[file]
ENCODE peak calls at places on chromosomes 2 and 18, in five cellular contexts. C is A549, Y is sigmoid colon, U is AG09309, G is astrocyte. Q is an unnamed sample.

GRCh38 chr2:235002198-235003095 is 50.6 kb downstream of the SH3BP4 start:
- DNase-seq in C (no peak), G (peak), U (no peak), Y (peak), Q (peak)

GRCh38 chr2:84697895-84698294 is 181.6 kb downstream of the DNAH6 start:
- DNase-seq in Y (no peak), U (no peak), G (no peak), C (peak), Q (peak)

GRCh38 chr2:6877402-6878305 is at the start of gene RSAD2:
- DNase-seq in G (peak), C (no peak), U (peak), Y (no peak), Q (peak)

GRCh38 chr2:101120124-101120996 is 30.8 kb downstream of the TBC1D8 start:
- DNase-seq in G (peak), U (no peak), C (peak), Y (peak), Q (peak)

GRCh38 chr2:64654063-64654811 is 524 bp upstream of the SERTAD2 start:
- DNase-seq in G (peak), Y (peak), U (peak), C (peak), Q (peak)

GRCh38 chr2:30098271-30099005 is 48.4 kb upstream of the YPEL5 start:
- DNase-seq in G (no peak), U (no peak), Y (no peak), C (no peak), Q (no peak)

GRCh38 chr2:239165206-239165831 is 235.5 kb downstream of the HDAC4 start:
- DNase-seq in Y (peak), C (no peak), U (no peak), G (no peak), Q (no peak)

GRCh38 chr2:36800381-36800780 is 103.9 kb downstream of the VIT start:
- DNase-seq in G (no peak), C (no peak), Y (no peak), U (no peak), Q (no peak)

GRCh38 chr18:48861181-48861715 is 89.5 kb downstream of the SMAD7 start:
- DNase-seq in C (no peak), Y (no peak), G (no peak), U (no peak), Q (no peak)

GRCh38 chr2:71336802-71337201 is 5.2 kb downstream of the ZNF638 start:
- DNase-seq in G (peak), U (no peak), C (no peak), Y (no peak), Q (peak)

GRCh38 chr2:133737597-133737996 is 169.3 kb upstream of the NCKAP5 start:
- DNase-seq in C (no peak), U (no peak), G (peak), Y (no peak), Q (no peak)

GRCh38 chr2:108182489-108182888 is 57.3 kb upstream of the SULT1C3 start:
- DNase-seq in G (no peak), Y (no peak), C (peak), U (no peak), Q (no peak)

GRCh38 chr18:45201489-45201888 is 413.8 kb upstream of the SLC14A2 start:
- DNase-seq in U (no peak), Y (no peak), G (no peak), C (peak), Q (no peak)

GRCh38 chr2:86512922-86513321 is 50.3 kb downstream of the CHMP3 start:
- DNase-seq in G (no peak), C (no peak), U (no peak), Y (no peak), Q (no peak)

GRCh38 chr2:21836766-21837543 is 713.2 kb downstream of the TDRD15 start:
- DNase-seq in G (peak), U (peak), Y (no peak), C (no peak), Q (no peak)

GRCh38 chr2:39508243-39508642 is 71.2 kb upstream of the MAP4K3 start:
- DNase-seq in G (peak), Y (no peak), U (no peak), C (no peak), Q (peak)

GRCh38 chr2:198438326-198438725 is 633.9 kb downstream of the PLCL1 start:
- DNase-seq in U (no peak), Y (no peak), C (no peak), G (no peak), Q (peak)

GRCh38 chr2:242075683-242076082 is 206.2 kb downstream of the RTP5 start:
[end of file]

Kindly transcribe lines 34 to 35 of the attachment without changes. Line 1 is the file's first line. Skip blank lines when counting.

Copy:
GRCh38 chr2:198438326-198438725 is 633.9 kb downstream of the PLCL1 start:
- DNase-seq in U (no peak), Y (no peak), C (no peak), G (no peak), Q (peak)